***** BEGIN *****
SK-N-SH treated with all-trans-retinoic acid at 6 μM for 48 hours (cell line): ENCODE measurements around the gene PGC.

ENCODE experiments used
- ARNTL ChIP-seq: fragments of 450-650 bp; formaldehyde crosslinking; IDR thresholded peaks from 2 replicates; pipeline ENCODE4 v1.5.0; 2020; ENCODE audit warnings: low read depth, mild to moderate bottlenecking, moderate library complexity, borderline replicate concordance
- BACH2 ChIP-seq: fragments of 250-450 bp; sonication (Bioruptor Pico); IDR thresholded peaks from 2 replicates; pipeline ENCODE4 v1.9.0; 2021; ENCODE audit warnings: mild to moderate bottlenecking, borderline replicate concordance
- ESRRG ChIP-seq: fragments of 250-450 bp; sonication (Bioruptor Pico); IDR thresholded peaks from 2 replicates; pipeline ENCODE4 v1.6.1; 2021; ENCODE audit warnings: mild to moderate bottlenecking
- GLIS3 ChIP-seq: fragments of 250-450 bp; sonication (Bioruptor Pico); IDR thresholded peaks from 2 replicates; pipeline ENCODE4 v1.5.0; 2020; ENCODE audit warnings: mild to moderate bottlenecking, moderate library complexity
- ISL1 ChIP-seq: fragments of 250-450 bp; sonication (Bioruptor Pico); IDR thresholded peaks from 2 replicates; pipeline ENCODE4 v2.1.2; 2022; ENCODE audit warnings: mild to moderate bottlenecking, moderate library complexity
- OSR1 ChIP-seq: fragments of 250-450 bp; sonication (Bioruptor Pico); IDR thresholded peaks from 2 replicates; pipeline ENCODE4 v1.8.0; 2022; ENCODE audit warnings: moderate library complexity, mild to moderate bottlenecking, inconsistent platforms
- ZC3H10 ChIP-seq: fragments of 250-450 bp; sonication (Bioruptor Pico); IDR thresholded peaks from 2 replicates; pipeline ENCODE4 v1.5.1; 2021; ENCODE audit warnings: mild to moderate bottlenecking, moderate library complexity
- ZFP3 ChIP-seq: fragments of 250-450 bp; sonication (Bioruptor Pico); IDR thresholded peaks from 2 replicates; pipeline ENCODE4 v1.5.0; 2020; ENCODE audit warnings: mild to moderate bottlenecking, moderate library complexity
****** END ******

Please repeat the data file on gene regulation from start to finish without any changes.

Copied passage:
SK-N-SH treated with all-trans-retinoic acid at 6 μM for 48 hours (cell line): ENCODE measurements around the gene PGC.

ENCODE experiments used
- ARNTL ChIP-seq: fragments of 450-650 bp; formaldehyde crosslinking; IDR thresholded peaks from 2 replicates; pipeline ENCODE4 v1.5.0; 2020; ENCODE audit warnings: low read depth, mild to moderate bottlenecking, moderate library complexity, borderline replicate concordance
- BACH2 ChIP-seq: fragments of 250-450 bp; sonication (Bioruptor Pico); IDR thresholded peaks from 2 replicates; pipeline ENCODE4 v1.9.0; 2021; ENCODE audit warnings: mild to moderate bottlenecking, borderline replicate concordance
- ESRRG ChIP-seq: fragments of 250-450 bp; sonication (Bioruptor Pico); IDR thresholded peaks from 2 replicates; pipeline ENCODE4 v1.6.1; 2021; ENCODE audit warnings: mild to moderate bottlenecking
- GLIS3 ChIP-seq: fragments of 250-450 bp; sonication (Bioruptor Pico); IDR thresholded peaks from 2 replicates; pipeline ENCODE4 v1.5.0; 2020; ENCODE audit warnings: mild to moderate bottlenecking, moderate library complexity
- ISL1 ChIP-seq: fragments of 250-450 bp; sonication (Bioruptor Pico); IDR thresholded peaks from 2 replicates; pipeline ENCODE4 v2.1.2; 2022; ENCODE audit warnings: mild to moderate bottlenecking, moderate library complexity
- OSR1 ChIP-seq: fragments of 250-450 bp; sonication (Bioruptor Pico); IDR thresholded peaks from 2 replicates; pipeline ENCODE4 v1.8.0; 2022; ENCODE audit warnings: moderate library complexity, mild to moderate bottlenecking, inconsistent platforms
- ZC3H10 ChIP-seq: fragments of 250-450 bp; sonication (Bioruptor Pico); IDR thresholded peaks from 2 replicates; pipeline ENCODE4 v1.5.1; 2021; ENCODE audit warnings: mild to moderate bottlenecking, moderate library complexity
- ZFP3 ChIP-seq: fragments of 250-450 bp; sonication (Bioruptor Pico); IDR thresholded peaks from 2 replicates; pipeline ENCODE4 v1.5.0; 2020; ENCODE audit warnings: mild to moderate bottlenecking, moderate library complexity